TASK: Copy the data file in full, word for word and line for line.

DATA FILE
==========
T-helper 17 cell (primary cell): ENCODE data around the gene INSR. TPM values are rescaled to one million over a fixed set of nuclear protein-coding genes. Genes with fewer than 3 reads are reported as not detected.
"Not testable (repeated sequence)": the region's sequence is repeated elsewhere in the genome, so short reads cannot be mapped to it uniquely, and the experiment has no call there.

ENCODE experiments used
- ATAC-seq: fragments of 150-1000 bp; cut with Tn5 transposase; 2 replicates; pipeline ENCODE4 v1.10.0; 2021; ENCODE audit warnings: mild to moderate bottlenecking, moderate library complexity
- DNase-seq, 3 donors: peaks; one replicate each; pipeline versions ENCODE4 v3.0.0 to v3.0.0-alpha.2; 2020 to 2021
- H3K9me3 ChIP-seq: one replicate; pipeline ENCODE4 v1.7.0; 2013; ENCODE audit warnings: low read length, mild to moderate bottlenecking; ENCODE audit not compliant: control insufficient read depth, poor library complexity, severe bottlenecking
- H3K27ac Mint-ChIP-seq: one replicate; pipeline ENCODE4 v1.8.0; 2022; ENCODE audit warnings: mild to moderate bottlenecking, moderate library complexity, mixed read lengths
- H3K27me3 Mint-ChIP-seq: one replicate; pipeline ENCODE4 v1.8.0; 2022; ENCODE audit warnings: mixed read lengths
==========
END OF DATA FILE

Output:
T-helper 17 cell (primary cell): ENCODE data around the gene INSR. TPM values are rescaled to one million over a fixed set of nuclear protein-coding genes. Genes with fewer than 3 reads are reported as not detected.
"Not testable (repeated sequence)": the region's sequence is repeated elsewhere in the genome, so short reads cannot be mapped to it uniquely, and the experiment has no call there.

ENCODE experiments used
- ATAC-seq: fragments of 150-1000 bp; cut with Tn5 transposase; 2 replicates; pipeline ENCODE4 v1.10.0; 2021; ENCODE audit warnings: mild to moderate bottlenecking, moderate library complexity
- DNase-seq, 3 donors: peaks; one replicate each; pipeline versions ENCODE4 v3.0.0 to v3.0.0-alpha.2; 2020 to 2021
- H3K9me3 ChIP-seq: one replicate; pipeline ENCODE4 v1.7.0; 2013; ENCODE audit warnings: low read length, mild to moderate bottlenecking; ENCODE audit not compliant: control insufficient read depth, poor library complexity, severe bottlenecking
- H3K27ac Mint-ChIP-seq: one replicate; pipeline ENCODE4 v1.8.0; 2022; ENCODE audit warnings: mild to moderate bottlenecking, moderate library complexity, mixed read lengths
- H3K27me3 Mint-ChIP-seq: one replicate; pipeline ENCODE4 v1.8.0; 2022; ENCODE audit warnings: mixed read lengths